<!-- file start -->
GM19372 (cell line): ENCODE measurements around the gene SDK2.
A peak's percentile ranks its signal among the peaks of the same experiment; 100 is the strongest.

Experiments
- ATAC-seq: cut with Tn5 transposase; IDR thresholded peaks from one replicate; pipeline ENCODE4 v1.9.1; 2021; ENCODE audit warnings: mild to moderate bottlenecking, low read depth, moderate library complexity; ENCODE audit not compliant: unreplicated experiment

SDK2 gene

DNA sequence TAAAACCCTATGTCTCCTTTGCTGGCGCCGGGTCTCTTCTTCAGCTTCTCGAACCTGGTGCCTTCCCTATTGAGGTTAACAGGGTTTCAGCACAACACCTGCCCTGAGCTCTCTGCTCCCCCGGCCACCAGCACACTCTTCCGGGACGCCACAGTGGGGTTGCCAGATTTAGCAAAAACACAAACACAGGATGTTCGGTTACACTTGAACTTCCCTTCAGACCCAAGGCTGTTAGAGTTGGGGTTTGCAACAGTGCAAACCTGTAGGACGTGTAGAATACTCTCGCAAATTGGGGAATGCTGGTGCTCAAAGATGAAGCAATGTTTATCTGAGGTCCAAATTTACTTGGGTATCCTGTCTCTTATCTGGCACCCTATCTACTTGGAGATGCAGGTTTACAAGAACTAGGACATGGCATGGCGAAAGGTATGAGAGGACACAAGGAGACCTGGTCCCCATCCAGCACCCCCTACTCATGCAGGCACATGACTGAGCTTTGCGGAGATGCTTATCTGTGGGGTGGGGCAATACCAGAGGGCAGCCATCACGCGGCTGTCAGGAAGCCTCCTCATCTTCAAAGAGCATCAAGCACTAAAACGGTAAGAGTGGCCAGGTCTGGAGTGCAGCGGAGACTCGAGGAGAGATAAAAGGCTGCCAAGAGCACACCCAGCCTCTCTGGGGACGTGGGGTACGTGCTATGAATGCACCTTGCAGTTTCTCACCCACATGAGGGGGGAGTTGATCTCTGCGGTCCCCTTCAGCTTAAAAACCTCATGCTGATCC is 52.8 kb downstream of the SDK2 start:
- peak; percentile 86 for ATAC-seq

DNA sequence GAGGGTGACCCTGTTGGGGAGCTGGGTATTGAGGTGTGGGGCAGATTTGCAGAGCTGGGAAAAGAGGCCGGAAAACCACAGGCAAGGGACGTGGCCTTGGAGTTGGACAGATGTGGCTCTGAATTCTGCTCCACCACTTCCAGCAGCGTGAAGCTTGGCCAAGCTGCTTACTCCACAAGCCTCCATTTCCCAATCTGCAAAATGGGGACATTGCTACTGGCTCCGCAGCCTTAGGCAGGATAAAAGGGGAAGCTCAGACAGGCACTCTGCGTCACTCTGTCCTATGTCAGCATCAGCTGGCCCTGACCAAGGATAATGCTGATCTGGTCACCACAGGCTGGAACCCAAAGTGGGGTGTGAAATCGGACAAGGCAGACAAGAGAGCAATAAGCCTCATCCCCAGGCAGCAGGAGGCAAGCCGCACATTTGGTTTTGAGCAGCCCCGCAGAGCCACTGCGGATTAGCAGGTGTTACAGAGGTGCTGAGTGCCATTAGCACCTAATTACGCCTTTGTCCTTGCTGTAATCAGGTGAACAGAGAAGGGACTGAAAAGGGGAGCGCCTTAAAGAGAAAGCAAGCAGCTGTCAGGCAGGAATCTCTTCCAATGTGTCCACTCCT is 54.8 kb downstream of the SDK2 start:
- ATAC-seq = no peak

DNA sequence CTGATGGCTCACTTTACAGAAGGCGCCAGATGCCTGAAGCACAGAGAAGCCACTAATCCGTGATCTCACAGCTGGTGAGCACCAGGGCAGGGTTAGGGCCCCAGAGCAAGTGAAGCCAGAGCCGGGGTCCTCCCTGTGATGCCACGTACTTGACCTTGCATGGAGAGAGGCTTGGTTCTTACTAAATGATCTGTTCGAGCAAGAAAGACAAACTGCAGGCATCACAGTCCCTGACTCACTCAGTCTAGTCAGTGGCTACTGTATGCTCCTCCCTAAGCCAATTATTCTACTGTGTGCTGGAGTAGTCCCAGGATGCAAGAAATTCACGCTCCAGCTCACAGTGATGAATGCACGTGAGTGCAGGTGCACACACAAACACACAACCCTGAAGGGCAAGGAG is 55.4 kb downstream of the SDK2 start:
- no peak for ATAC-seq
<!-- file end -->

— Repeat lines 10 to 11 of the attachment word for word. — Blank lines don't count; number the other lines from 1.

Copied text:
DNA sequence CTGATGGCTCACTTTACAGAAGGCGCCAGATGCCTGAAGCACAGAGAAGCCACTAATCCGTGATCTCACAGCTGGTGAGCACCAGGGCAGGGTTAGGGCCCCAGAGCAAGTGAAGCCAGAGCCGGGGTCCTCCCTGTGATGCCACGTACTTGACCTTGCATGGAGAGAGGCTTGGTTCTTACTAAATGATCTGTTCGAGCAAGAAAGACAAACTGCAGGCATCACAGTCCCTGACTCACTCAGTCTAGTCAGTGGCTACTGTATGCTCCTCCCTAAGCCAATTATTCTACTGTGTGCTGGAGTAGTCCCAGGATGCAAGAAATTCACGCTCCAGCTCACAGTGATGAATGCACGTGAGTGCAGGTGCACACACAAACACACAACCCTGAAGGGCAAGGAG is 55.4 kb downstream of the SDK2 start:
- no peak for ATAC-seq